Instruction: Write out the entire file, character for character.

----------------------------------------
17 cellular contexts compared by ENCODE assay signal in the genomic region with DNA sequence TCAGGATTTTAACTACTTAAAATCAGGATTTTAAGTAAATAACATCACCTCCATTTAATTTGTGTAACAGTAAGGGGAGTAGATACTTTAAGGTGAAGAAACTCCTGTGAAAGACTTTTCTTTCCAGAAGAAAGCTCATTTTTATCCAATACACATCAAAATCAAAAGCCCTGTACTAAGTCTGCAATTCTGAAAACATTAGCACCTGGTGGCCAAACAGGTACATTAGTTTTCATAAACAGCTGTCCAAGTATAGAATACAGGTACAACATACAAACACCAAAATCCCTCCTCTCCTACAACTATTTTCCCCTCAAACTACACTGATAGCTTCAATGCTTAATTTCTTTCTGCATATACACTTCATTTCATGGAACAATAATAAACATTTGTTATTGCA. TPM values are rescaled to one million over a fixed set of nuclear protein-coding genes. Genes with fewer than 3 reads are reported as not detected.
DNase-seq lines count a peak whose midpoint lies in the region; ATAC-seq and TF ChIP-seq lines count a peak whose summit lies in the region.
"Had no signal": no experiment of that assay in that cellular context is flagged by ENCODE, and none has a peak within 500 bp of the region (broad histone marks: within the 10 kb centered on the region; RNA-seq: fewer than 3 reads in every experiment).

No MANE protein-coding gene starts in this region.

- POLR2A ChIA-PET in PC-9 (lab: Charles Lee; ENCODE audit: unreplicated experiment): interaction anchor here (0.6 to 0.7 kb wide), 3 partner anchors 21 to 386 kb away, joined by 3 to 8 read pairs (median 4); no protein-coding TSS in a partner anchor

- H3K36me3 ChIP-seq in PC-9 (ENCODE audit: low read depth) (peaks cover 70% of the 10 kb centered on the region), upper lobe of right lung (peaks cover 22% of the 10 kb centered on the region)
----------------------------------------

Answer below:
17 cellular contexts compared by ENCODE assay signal in the genomic region with DNA sequence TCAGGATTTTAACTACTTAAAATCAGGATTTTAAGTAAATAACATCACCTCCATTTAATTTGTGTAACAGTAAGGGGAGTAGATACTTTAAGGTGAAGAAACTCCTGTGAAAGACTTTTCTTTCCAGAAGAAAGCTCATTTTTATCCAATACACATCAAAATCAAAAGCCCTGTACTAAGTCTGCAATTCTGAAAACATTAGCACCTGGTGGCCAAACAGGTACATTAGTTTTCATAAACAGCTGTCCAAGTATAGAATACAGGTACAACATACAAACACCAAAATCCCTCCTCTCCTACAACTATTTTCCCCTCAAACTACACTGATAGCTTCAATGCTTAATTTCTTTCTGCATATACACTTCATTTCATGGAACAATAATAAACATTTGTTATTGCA. TPM values are rescaled to one million over a fixed set of nuclear protein-coding genes. Genes with fewer than 3 reads are reported as not detected.
DNase-seq lines count a peak whose midpoint lies in the region; ATAC-seq and TF ChIP-seq lines count a peak whose summit lies in the region.
"Had no signal": no experiment of that assay in that cellular context is flagged by ENCODE, and none has a peak within 500 bp of the region (broad histone marks: within the 10 kb centered on the region; RNA-seq: fewer than 3 reads in every experiment).

No MANE protein-coding gene starts in this region.

- POLR2A ChIA-PET in PC-9 (lab: Charles Lee; ENCODE audit: unreplicated experiment): interaction anchor here (0.6 to 0.7 kb wide), 3 partner anchors 21 to 386 kb away, joined by 3 to 8 read pairs (median 4); no protein-coding TSS in a partner anchor

- H3K36me3 ChIP-seq in PC-9 (ENCODE audit: low read depth) (peaks cover 70% of the 10 kb centered on the region), upper lobe of right lung (peaks cover 22% of the 10 kb centered on the region)